During Pederson’s first season as an NFL coach (2009), the Eagles offense recorded the fifth-most passing yards in team history (4,089), which at the time ranked second in club annals.
A 12-year NFL veteran, Pederson played quarterback for the Green Bay Packers, Miami Dolphins, Philadelphia Eagles and Cleveland Browns after originally being drafted by the Carolina Panthers in the 1995 expansion draft. Pederson was coached by three of the most successful coaches in NFL history: Don Shula, Mike Holmgren and Andy Reid. Additionally, Pederson played alongside Pro Bowl quarterbacks Brett Favre, Dan Marino, Donovan McNabb and Jim McMahon.
Pederson served as a backup quarterback for Green Bay from 1995-98 and 2001-04, and was part of Packer teams that won Super Bowl XXXI, two NFC Championships (1996 and 1997) and six division titles. Pederson made eight starts for the Browns in 2000 and logged 1,047 yards and two touchdowns on 117 completions. In 1999, Pederson made nine starts for the Eagles, completing 119 passes for 1,276 yards and seven touchdowns.
In a 1993 contest against the Eagles, Pederson was pressed into duty when Dolphins starter Scott Mitchell left the game with a shoulder injury. In the second half, he helped guide Miami to a 19-14 win that marked Don Shula’s 325th career victory.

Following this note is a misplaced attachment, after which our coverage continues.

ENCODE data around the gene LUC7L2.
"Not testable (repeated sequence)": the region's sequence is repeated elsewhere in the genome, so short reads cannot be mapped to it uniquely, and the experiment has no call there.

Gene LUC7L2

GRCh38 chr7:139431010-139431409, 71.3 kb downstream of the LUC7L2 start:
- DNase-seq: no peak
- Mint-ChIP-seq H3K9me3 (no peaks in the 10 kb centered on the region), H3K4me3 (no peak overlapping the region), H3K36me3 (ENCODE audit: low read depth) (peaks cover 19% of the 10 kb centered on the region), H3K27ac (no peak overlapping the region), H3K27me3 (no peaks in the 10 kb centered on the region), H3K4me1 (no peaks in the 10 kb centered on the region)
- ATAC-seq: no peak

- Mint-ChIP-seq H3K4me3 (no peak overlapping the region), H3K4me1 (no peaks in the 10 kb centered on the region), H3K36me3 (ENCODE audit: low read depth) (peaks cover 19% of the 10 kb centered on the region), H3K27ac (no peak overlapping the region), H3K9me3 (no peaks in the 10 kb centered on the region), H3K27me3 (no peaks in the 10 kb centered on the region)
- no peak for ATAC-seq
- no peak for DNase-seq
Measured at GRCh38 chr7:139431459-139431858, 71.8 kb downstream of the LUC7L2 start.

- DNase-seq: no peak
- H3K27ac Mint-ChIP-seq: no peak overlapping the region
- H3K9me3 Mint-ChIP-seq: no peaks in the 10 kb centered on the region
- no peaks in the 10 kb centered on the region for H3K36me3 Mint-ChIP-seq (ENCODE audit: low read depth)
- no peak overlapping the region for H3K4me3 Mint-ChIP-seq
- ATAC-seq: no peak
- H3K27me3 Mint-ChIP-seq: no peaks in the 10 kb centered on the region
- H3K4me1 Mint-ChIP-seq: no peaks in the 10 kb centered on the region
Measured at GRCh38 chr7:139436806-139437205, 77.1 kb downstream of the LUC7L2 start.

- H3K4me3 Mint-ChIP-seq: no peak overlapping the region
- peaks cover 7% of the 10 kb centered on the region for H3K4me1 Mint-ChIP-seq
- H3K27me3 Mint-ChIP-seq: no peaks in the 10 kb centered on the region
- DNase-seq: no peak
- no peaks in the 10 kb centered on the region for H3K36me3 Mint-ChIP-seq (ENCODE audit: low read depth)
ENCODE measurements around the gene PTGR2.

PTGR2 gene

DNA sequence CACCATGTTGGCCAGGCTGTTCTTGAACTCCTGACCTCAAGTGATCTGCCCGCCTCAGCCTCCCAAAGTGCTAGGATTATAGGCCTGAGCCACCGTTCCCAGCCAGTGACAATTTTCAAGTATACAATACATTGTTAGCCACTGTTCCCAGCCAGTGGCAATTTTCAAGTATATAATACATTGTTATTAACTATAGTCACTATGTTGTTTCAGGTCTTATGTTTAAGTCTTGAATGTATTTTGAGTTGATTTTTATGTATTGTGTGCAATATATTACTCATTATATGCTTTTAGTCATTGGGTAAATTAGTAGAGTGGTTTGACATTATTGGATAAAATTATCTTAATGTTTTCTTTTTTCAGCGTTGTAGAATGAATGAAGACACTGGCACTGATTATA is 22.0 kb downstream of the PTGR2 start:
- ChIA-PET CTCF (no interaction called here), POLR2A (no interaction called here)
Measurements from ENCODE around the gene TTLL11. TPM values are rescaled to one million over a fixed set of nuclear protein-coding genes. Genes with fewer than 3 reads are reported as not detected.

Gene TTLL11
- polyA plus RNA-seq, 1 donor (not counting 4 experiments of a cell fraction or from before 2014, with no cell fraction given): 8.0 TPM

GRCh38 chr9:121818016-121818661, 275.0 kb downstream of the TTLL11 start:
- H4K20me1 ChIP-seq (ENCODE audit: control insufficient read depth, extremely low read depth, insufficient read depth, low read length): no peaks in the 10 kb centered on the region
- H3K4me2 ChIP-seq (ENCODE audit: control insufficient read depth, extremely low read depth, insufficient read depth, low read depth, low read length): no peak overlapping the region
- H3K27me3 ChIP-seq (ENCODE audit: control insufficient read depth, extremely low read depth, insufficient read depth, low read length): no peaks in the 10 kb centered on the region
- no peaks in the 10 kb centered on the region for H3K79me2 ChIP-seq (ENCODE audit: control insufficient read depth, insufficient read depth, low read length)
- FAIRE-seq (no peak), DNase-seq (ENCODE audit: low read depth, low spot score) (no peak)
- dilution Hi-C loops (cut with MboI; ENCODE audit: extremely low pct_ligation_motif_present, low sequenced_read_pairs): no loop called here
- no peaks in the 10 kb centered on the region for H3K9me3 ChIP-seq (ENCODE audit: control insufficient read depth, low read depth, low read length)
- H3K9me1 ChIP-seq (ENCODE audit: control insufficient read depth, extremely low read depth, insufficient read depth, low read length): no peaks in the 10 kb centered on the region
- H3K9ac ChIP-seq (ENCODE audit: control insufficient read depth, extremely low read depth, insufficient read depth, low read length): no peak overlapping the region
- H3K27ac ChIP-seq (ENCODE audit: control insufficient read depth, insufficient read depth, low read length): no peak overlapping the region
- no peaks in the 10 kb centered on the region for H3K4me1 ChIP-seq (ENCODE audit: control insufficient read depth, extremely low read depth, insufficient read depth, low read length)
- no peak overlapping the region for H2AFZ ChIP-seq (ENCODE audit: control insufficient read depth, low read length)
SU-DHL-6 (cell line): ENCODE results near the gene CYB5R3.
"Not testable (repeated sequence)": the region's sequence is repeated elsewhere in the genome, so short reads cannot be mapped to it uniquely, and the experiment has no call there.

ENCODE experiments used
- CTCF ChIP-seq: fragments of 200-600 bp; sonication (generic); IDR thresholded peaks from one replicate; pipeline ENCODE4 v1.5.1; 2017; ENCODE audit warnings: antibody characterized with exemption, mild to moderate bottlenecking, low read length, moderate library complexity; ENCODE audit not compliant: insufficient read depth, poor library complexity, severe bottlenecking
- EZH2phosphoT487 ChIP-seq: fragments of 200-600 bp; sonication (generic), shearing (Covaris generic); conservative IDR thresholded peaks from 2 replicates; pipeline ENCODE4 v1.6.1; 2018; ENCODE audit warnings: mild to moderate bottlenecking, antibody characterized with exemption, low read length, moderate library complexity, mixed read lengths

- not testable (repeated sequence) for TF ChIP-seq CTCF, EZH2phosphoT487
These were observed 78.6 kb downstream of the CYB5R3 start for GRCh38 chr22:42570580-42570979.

Pederson attended Northeast Louisiana (now Louisiana Monroe) where he was a three-year starter at quarterback. He finished his college career with 6,445 yards and 33 touchdowns on 571-of-1,032 passing. As a senior, Pederson led the Southland Conference in passing when he completed 205 of 367 passes for 2,282 yards and 10 touchdowns. In 1989, he set a school record with 619 passing yards against Stephen F. Austin. Pederson graduated from Northeast Louisiana with a B.B.A. in business management.
The Bellingham, WA, native (born January 31, 1968) earned three letters each in football, baseball and basketball at Ferndale (WA) H.S., where he was an all-league selection at quarterback, safety and kicker and finished his high school career with 1,880 yards and 19 TDs on 106-of-250 passing.
Pederson and his wife, Jeannie, have three sons: Drew, Josh and Joel. Jeannie played basketball at Louisiana College.